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New York City
August 2002

Special Ed Schools Offer Intimate Learning Environments
By Hope Glassberg

In schools across the country, special education facilities have the ignominious distinction of being housed in basements, trailers, and various other tucked away locations. These sub-par facilities reflect, in many ways, once held beliefs about special education. According to Nicky Nichtern, Director of Development at The Churchill School and Center, a private special education institution which offers an elementary, middle, and high school program, “special education was pushed aside because there wasn’t an awareness that not everybody learns the same way.”

These days, the stigma attached to special education has arguably diminished in size and scope. In fact, in New York City, enrollment is up across the board at private special education institutions; these schools–Churchill, The Gateway School of New York, The Gillen Brewer School, the Mary McDowell Center for Learning, The Parkside School, Stephen Gaynor School, West End Day School, Windward School, and Winston Preparatory School–offer smaller, more specialized education programs for students with special education needs.

Both Nichtern and Karalyne D. Sperling, school coordinator for the West End Day School (a K-6 special education school), emphasize that most students at these schools have normal to high IQs but process information in a non-traditional manner.

Parents tend to seek out diagnostic testing when their child’s progress in school slows. This usually happens at points when school curricula increase in difficulty (kindergarten, third grade, fifth grade, and seventh grade). After testing, some parents find that their child needs outside help (e.g. a tutor) but can continue attending a mainstream school. In some cases, however, a child’s learning disability requires greater intervention and parents start looking into different private schools.

The process of getting into these schools is as involved, if not more so, than applying to college. After a child is tested, parents begin the process of comparing different schools. Usually, after viewing a possible school, parents submit an application detailing their child’s educational history. The application is then reviewed (at Churchill, the application form is reviewed by a team of six people, at West End the application is reviewed by the director of admissions). If the reviewers think the child would benefit from attending the school, he or she visits the facilities. Finally, a determination is made as to whether the child is eligible for enrollment.

Sperling says that the lengthy process is designed to make sure that the student can truly benefit from the school setting. The evaluation also allows educators to place the child in the proper classroom.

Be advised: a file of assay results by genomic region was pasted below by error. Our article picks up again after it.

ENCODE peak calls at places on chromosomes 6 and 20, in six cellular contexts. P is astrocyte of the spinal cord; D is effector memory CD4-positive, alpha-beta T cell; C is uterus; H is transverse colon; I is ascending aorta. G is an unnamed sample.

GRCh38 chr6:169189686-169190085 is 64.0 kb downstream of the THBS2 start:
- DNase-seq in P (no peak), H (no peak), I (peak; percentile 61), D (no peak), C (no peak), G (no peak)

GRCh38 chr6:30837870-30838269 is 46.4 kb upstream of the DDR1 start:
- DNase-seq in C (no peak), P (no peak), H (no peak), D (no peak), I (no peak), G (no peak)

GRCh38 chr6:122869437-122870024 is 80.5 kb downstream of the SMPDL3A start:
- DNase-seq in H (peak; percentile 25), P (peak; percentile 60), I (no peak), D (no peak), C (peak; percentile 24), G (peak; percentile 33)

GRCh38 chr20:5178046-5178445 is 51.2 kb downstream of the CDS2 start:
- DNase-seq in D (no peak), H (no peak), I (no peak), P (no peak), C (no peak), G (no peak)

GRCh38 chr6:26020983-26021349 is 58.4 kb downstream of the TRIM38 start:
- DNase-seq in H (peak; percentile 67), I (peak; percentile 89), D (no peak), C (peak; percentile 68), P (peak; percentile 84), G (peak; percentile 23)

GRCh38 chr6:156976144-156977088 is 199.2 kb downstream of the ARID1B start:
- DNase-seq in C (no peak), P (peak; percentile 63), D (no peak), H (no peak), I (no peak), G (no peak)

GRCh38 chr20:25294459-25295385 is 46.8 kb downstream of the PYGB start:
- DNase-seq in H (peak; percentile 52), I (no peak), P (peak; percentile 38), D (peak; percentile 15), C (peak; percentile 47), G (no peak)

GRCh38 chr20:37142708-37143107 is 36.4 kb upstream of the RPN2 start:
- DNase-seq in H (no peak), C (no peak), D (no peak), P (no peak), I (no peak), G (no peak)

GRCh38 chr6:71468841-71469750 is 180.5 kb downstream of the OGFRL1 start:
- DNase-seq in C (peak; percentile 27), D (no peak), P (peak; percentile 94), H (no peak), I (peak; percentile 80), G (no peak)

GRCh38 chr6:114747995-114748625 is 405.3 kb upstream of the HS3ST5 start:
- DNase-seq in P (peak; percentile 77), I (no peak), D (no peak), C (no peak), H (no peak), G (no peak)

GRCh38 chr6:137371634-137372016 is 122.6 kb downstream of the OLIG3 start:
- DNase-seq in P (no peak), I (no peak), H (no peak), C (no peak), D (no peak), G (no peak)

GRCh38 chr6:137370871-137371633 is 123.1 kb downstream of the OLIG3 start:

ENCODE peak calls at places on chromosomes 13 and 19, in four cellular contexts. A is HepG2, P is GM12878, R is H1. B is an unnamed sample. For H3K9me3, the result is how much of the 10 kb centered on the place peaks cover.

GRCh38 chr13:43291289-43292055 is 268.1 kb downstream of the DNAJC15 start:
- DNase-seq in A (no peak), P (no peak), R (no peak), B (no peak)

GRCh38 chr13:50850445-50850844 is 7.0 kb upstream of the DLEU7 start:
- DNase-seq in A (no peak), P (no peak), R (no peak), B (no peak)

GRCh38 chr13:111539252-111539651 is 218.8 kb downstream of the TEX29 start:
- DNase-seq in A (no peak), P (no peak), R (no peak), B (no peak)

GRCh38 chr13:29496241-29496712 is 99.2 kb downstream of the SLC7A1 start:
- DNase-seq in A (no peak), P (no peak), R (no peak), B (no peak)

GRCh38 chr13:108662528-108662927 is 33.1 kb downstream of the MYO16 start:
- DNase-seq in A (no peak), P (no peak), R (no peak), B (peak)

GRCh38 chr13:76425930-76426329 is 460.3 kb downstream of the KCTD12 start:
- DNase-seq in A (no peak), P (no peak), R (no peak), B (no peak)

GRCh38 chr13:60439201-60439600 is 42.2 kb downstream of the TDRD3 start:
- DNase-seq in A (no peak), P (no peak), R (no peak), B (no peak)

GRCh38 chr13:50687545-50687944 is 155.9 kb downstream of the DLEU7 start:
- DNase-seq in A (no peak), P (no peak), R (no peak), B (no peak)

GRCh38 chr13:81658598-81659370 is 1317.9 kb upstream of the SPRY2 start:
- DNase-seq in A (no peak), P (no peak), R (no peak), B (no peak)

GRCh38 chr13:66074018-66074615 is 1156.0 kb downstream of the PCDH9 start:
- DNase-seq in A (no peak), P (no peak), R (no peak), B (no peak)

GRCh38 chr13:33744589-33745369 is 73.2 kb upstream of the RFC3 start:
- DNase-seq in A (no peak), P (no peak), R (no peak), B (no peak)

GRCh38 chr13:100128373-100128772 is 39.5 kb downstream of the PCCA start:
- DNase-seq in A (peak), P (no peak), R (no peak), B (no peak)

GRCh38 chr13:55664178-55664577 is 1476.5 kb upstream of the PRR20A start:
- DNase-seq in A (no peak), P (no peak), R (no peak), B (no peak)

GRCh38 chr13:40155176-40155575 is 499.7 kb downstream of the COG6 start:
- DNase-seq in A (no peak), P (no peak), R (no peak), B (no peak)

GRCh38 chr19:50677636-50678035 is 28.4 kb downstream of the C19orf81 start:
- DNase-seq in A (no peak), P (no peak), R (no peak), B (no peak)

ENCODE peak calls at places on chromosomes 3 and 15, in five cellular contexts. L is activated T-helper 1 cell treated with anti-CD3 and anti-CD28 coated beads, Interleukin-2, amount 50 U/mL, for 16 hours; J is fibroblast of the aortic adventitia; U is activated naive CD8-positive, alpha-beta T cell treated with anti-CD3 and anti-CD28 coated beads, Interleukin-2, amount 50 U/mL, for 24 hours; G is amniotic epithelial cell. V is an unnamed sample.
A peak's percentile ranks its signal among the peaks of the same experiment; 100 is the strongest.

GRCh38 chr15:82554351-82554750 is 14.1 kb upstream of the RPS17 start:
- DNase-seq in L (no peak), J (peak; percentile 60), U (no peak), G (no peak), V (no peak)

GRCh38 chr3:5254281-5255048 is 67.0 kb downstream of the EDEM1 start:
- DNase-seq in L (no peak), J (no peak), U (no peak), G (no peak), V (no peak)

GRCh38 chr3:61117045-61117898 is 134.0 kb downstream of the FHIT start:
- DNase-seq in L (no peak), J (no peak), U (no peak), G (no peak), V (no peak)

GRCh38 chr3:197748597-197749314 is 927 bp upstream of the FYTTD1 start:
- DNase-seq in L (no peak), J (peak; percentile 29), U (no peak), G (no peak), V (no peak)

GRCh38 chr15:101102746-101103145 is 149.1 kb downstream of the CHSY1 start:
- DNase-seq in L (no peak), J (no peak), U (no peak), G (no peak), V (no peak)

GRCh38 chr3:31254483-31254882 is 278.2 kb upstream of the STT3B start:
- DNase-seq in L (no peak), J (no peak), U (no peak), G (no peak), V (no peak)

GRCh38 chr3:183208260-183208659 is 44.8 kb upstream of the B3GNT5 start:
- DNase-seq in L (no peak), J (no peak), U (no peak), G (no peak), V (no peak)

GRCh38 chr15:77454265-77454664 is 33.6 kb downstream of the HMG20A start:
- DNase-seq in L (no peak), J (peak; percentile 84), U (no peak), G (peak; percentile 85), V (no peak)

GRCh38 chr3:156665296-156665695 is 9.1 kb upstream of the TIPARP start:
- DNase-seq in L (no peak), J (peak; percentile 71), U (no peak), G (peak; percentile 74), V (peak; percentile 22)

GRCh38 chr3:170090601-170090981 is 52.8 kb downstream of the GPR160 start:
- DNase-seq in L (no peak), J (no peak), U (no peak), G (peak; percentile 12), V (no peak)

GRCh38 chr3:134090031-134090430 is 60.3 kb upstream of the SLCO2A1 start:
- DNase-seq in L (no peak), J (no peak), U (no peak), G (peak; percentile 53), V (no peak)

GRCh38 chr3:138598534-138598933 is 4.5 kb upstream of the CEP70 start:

“We assess the student from top to bottom, academically, behaviorally, socially, everything, before they are even entered into the school,” Sperling said. “We know the child so well that we’re able to place them in a classroom where they will succeed.”

Once enrolled, students find themselves in a more intimate schooling environment. At Churchill or West End Day, the typical classroom has no more than 12 students and is taught by both a teacher with a masters degree in special education and an assistant teacher, who either has a masters in special education or is in the process of earning a degree. Most of the schools also have in-house speech pathologists, behavioral therapists, and social workers on their faculty who work with the students.

Curricula are tailored to students’ individual learning styles. At Churchill, students are evaluated and then broken up into smaller reading and math groups in which students have relatively commensurate abilities. At West End as well, students are divided into pull-out groups based on pre-testing.

Nichtern says that tasks in the classroom are designed to integrate different abilities. For example, a child may be asked to describe different parts of a painting they have produced so as to reinforce both verbal and visual skills at the same time. In general, the educational philosophy is “accentuate the positive.”

“We know their academic weakness and try to help them find something they really like. We let that enthusiasm lead their own joy of learning. If a child is really interested in cars, for example, then we’ll let the things they make in art or science [relate to their interest],” Nichtern said.

Teaching proper social skills is also part of the package. West End Day School has several after-school programs with other schools and also has activities such as “girl’s lunch,” when a group of girls in the school get together to socialize. These activities, Sperling says, are designed to “to teach a child how to handle a larger classroom.”

Churchill is the only private special education school that offers an elementary, middle, and high school program; significantly more have K-6 programs and assist in placing graduating students in appropriate programs. Regardless of the size of the school and program parameters, all emphasize that they do not want a child to stay in special education schooling longer than they need to. Most special education schools emphasize that they want to return their students to the mainstream. Indeed, a healthy return to the mainstream seems to be the goal of most private school special educators.

“Our hope,” said Nichtern, “is that we can give the children the understanding, the educational strategies they need to be able to return to the mainstream at whatever time is the right time for them to do that.”.#

Hope Glassberg is the summer editor-in-chief of the Columbia Spectator


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